East Bay is just a ‘hike’ in the park


Marcel Scott

Briones Regional Park , Reliez Valley entrance.

Marcel Scott, Staff member

The great outdoors, it’s a pretty scary place. There’s grizzly bears, wolves, and … oh wait, they’re all extinct in California … so I guess it’s not that scary anymore … maybe it’s time to crawl out of the dark hole you’ve been living in, go outside and walk around a little bit.

But where should you go?

Well here’s a list of five great hikes in the East Bay that will get you started.

Castle Rock to top of Mt. Diablo via Barbecue terrace:

This hike is on the longer side, and has about 4000 ft. of elevation gain, so set aside a good portion of your day. From Castle Rock in Walnut Creek to the top of Mt. Diablo, it’s 7.7 miles. Unless you have a car waiting for you at the top of the mountain, then double that number.

The hike may seem a bit arduous, but in terms of the terrain you’ll see and the nature you’ll witness, as far as the East Bay goes, the hike is second to none. With the right timing (spring) fields of California poppies riddle the landscape, as the rolling foothills gently expose a new environment over each peak and valley.

Bring a picnic, lots of water, and sunscreen for maximum enjoyment.

Twin Canyon (Girl Scout Lafayette):

This hidden gem is tucked away down a long country road that leads to a girl scout camp (hence the name). Technically part of Briones Regional Park, the hiking at Twin Canyon can be made as difficult as you please. Off of Pleasant Hill Rd. turn onto Springhill Rd., then continue going down Springhill Rd., keep going even after your hiking buddy says, “I think we’ve gone too far.”

Twin Canyon has two obvious hikes, up and down, up being quite strenuous and down being a quaint loop in a dense oak forest. The awesome thing about Twin Canyon, is if you can find them, there’s a lot of hidden trails that you won’t see anyone else on. You’ll have to find them yourself though, because I’m not telling.

Redwood Regional Park (Canyon trail head):

Didn’t believe the East Bay had awesome Redwoods? Well guess again! Because Canyon is full of them. To get to Canyon, simply type in “Canyon California” into your Google search bar, once you’ve done that, go there!

What’s nice about Canyon, opposed to the Muir Woods, is that Canyon has been relatively untouched and doesn’t see nearly as many tourists, but still has giant Redwoods; without all the added noise, and walk ways that has ruined the Muir Woods.

Take any trail, and let your imagination take over. Maybe you’ll see an Ewok or two.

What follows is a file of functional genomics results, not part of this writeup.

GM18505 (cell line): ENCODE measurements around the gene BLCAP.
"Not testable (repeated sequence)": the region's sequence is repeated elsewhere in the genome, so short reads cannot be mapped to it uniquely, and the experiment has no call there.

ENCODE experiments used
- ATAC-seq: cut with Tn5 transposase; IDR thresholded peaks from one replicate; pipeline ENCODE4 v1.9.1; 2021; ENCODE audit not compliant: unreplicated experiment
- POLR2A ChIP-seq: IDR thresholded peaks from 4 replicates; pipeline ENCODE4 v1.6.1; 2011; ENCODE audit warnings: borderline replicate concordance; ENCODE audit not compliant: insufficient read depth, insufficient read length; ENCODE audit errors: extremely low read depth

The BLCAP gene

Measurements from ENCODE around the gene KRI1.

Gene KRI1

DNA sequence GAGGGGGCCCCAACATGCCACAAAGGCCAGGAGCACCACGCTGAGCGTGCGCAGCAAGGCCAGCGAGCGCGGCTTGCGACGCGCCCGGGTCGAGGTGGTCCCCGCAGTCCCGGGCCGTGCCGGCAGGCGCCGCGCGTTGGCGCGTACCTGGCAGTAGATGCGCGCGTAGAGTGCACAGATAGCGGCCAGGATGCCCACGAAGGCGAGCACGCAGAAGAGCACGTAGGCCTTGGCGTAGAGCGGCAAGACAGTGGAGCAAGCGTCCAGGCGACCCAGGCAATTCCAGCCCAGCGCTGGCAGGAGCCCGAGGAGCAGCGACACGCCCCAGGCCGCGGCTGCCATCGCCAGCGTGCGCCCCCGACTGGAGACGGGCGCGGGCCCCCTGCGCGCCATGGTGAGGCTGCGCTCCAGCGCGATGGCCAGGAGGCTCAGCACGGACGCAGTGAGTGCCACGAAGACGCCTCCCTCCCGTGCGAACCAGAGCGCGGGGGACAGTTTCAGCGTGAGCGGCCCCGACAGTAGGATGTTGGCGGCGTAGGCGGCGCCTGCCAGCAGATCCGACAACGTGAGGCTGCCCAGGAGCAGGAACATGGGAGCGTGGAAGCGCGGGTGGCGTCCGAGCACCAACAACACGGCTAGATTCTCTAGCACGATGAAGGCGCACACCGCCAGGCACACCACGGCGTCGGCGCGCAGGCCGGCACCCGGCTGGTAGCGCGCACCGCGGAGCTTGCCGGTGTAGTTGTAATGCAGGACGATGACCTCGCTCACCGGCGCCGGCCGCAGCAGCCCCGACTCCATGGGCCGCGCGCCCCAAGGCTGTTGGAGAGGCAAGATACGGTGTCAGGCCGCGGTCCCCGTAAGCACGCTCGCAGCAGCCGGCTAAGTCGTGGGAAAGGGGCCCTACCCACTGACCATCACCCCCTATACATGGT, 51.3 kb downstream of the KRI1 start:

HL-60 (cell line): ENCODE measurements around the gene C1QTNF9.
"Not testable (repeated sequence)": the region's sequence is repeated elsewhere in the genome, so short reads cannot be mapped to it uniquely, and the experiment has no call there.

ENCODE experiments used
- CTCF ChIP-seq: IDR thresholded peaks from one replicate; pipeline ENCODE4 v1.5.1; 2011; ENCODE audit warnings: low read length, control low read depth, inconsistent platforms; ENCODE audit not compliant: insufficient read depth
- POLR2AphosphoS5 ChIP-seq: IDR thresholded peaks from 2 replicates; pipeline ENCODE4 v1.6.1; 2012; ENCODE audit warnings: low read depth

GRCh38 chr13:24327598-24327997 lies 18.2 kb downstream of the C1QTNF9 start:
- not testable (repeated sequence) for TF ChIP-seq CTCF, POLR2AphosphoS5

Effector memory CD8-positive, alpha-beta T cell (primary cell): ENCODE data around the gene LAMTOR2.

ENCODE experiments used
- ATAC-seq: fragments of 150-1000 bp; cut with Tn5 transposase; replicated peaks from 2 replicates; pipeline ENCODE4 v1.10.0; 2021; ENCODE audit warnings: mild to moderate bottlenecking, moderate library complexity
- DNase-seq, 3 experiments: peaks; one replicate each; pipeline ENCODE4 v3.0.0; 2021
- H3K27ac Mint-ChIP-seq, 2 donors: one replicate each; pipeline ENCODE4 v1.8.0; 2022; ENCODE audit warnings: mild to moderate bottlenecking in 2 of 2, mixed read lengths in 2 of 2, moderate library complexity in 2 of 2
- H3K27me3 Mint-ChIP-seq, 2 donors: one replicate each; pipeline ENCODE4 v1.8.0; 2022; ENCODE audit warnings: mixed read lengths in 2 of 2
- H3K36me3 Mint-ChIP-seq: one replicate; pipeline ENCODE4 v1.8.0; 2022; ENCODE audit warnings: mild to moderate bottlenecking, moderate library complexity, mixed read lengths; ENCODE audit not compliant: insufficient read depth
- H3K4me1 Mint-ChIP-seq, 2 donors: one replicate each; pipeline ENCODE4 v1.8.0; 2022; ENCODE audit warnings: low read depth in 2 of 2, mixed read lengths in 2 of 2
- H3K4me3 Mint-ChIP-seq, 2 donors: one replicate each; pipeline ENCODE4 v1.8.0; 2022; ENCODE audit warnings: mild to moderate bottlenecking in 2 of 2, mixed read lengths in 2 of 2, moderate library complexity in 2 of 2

Briones Regional Park.
Marcel Scott
Briones Regional Park.

Briones Regional Park:

Located only five miles away from Diablo Valley College, Briones is a 6,255 acre park that has many different entrances. The entrance down Reliez Valley Rd., being the best.

Once parked at the car park, take any trail. They all lead to the same place. About a half-mile down, all the trails will converge to make one large trail. Shortly after this, there will be an area that splits into three different directions. You’ll be able to recognize this area also because of a creepy rope dangling from a tall oak tree. The trail that goes off toward an ominous dark valley, take that trail.

The trail is technically a dried up river bed, so it’s only accessible during late spring and summer months. The entrance, an arched over oak-tree, hides the magical fern and vine infested valley that will probably change your life. Wander around, explore different trails that lead no where, and have the time of your life getting lost in somewhere almost sacred in beauty.

Lafayette Reservoir Back-country:

As you’re reading this, your mom probably just got back home from her weekly hike around Lafayette Reservoir. As usual, she’s complaining about the grueling three miles of paved cement that she thinks, “Is giving her shin splints.”

Well, Lafayette Reservoir Back-country isn’t your mom’s hike. It’s five miles that feel more like 10, as they slope up and down, following the rim of hills that encircle the reservoir. There are some stunning views of the East Bay at the top of each peak.

The trail can take up to three hours, so pack water and a snack.

The East Bay has hundreds of other great hikes, but just remember, if your feet never leave pavement it’s not a real hike.